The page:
The Lotus and the Steel
Written by Ted Pedersen & Francis Moss
Summary: Wolverine, growing increasingly unhinged, leaves the X-Men for Japan. He tries to find inner peace with Master Oku, a mentor from his past. Jubilee, distressed over Wolverine’s state of mind, sneaks out of the mansion and follows him to Japan. Meanwhile, Master Oku’s village is invaded by bandits led by the Silver Samurai. Wolverine is asked to help the villagers fight against the Samurai’s men and stop their yearly “tribute” payment. After speaking to Master Oku, Wolverine realizes that his true role is that of protector. He helps the village defeat Silver Samurai and end the yearly extortion. After being reunited with Jubilee, Wolverine returns home.
“Um, Actually…”: As far as I know, Silver Samurai has never led a gang of teenage motorcycle thugs in the source material.
Review: And this is how the show eventually got around to the obligatory “Wolverine in Japan” story. By the standards of the series, it’s not a terrible solo Wolverine story, but anyone expecting something on the level of the original Wolverine mini is bound to be disappointed. The best character work in the episode occurs in the first five minutes, as the story opens with a therapy session between Professor Xavier and Wolverine. There’s a montage of past episodes, all featuring some psychological turmoil for Wolverine, which is a nice reminder of the tighter continuity of the earlier seasons. Wolverine’s anguish over losing control and devolving back into an animal is well played, largely because Cal Dodd does such a fine job selling the idea.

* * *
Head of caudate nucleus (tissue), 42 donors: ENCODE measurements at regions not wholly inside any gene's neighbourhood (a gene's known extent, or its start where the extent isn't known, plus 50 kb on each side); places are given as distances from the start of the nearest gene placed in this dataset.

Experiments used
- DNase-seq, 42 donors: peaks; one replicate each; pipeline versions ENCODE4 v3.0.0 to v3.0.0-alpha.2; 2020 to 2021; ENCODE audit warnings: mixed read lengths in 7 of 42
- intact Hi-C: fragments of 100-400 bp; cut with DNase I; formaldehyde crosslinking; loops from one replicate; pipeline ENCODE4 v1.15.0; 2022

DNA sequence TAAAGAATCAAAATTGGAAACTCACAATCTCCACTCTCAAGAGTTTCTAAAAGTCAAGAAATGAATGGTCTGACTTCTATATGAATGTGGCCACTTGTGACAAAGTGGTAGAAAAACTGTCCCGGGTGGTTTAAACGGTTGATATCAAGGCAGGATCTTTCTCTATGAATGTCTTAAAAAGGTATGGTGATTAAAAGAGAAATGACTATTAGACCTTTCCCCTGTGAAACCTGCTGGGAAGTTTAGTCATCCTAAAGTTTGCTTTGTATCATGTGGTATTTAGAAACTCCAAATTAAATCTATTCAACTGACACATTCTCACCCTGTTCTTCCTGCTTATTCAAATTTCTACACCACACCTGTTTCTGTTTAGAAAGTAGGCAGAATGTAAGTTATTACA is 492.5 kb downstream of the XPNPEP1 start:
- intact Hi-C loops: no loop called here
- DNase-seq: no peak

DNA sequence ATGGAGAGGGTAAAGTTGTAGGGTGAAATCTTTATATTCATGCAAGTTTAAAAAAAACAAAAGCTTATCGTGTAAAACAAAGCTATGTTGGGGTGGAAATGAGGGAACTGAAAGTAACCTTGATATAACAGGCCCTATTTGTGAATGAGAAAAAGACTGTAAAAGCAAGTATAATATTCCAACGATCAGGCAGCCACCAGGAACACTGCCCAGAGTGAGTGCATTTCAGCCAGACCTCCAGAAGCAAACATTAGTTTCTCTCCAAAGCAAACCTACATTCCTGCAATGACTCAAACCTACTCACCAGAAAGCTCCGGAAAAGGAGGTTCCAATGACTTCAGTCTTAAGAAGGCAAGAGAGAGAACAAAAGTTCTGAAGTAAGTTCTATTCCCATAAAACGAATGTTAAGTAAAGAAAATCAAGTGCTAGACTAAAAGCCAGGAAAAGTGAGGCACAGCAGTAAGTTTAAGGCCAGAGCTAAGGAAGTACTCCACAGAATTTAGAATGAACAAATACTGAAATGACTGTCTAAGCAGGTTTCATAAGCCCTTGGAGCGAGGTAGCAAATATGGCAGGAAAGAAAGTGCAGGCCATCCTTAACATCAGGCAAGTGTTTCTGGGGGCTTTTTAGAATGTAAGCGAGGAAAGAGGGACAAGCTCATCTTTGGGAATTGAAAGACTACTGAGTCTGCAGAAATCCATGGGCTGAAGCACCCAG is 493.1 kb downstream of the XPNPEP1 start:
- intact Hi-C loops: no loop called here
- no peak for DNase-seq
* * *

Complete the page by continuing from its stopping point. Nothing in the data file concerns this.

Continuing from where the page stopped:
After Wolverine actually arrives in Japan, the story focuses less on a coherent character arc, or an exploration of Japanese culture, and somehow turns into a Spaghetti Western starring Wolverine. Two characters are introduced, the hotheaded Suichi and his peaceful sister Kisora, but they remain ciphers throughout the episode, simply fulfilling the roles you would expect them to play. And Jubilee’s decision to travel to Japan leads to absolutely nothing, although I guess the producers saved a few dollars by recycling footage of her poorly piloting a mini-jet from Season Two’s “Red Dawn.” There is some effort to resolve Wolverine’s conflict from the episode’s opening, which of course can’t end with him quitting the team. Master Oku teaches Wolverine that everyone has their purpose, and perhaps Wolverine’s can be found in protecting others. Really, this is just a way to rationalize Wolverine’s vaguely Buddhist beliefs with his role as the most violent character on Saturday Morning TV, but the scene accomplishes what it needs to. Wolverine’s scenes with Master Oku are the highlight of his trip to Japan. Silver Samurai and his teenage motorcycle gang are best forgotten, however. Even as irony, they're not particularly enjoyable.
Credit to http://marvel.toonzone.net/
xmen/ for the screencaps.